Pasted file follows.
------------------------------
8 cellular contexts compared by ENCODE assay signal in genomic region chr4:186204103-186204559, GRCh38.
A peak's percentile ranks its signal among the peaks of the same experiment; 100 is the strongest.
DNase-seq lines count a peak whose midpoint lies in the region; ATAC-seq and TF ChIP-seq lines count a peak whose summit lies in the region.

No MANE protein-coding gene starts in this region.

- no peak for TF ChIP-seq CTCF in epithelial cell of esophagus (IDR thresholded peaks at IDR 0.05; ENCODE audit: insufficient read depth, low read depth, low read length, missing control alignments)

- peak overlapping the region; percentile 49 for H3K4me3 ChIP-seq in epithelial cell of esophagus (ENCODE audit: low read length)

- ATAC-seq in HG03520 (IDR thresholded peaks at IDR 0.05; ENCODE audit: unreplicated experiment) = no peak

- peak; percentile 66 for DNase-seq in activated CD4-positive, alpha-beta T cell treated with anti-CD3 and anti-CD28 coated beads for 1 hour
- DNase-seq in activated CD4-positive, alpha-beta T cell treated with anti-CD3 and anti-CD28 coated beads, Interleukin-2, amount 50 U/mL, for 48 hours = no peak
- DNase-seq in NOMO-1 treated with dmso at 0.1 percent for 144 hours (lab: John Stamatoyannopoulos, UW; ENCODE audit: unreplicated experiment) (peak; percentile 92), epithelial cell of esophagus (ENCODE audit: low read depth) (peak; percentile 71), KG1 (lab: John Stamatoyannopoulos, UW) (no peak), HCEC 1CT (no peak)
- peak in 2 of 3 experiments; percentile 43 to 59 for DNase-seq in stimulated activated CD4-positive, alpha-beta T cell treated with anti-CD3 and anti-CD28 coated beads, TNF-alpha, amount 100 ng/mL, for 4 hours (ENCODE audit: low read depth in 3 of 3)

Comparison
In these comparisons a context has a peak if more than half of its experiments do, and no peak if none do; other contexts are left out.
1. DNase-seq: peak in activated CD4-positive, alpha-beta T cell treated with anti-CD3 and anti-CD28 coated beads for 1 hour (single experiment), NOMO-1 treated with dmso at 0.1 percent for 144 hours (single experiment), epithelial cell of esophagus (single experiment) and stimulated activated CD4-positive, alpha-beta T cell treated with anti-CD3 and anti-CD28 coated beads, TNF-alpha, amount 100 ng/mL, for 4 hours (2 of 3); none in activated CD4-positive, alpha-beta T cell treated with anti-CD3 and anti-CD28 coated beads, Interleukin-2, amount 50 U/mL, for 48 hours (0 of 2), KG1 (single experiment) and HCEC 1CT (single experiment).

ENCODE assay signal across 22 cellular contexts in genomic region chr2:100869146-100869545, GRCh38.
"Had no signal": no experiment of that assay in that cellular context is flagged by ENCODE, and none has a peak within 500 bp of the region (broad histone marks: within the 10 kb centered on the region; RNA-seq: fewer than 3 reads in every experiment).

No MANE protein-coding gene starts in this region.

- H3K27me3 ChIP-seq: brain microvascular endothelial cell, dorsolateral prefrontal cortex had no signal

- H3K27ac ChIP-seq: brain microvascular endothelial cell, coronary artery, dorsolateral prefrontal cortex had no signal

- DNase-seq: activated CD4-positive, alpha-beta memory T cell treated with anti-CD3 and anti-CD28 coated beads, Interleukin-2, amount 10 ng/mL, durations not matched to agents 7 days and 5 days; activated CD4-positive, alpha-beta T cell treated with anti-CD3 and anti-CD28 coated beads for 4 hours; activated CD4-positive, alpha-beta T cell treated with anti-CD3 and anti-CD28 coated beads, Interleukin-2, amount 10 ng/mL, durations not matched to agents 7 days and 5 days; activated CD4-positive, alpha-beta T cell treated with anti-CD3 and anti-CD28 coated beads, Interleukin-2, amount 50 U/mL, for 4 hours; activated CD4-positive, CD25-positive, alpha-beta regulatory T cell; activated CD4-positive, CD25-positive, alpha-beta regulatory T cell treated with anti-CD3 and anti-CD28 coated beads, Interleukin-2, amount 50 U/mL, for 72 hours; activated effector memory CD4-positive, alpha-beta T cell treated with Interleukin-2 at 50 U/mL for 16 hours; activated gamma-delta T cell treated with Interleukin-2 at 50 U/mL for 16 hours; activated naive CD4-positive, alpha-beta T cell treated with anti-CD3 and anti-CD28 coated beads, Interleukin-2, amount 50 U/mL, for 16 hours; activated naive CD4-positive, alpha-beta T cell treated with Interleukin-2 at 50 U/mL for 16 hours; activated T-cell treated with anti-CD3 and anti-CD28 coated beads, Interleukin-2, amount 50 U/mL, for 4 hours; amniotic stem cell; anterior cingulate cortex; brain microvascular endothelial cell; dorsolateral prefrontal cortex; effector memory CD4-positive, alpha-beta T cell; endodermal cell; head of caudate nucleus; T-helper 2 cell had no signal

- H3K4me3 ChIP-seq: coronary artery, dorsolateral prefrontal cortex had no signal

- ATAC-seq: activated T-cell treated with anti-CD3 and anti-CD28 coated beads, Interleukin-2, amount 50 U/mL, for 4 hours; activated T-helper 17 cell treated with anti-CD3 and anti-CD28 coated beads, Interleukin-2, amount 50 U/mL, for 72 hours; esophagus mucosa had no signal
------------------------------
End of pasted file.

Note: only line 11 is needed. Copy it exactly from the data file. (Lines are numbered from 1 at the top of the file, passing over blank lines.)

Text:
- peak in 2 of 3 experiments; percentile 43 to 59 for DNase-seq in stimulated activated CD4-positive, alpha-beta T cell treated with anti-CD3 and anti-CD28 coated beads, TNF-alpha, amount 100 ng/mL, for 4 hours (ENCODE audit: low read depth in 3 of 3)